DP12846 The Fall in German Unemployment: A Flow Analysis

Author(s): Carlos Carrillo-Tudela, Andrey Launov, Jean-Marc Robin
Publication Date: April 2018
Date Revised: March 2020
Keyword(s): Germany, Hartz reforms, Income inequality, mini-jobs, multiple job holding, non-participation, part-time work, unemployment
JEL(s): J21, J31, J63, J64
Programme Areas: Labour Economics
Link to this Page: cepr.org/active/publications/discussion_papers/dp.php?dpno=12846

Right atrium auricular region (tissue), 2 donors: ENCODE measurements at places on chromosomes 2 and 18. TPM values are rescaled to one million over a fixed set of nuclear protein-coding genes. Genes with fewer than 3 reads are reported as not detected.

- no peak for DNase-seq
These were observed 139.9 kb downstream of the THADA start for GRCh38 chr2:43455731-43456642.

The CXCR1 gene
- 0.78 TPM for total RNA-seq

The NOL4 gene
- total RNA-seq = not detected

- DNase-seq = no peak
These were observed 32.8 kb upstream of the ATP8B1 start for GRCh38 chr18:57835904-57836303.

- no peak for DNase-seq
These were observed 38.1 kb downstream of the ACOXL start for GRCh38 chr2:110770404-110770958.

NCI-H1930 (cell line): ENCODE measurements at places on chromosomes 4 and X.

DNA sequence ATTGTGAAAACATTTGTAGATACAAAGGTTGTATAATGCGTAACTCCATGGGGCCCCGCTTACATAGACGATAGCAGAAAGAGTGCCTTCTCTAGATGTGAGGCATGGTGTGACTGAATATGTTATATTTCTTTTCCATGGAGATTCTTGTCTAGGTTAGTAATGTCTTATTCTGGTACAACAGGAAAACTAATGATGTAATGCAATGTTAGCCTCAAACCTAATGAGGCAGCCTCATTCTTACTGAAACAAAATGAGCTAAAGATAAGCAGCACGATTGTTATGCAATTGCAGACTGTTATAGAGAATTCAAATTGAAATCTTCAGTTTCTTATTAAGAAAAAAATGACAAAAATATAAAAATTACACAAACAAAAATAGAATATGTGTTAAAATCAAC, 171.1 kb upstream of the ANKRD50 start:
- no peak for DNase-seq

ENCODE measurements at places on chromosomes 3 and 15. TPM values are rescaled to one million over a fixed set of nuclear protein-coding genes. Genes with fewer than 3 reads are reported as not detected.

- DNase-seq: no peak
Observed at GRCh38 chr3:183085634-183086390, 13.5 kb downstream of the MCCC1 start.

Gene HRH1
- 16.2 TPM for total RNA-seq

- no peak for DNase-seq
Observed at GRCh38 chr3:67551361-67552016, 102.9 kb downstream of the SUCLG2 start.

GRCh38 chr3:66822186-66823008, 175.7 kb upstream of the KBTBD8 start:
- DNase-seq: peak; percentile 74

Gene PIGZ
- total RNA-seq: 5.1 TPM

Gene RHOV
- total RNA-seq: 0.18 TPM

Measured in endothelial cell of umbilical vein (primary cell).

In this paper we investigate the recent fall in unemployment, and the rise in part-time work, labour market participation, inequality and welfare in Germany. Unemployment fell because the Hartz IV reform induced a large fraction of the long-term unemployed to deregister as jobseekers and appear as non-participants. Yet, labour force participation increased because many unregistered-unemployed workers ended up accepting low-paid part-time work that was offered in quantity in absence of a universal minimum wage. A large part of the rise in part-time work was also due to the tax benefits Hartz II introduced to take up a mini-job as secondary employment. This has provided an easy way to top-up labour income staggering under the pressure of wage moderation. The rise in part-time work led to an increase in inequality at the lower end of income distribution. Overall we find that Germany increased welfare as unemployment fell.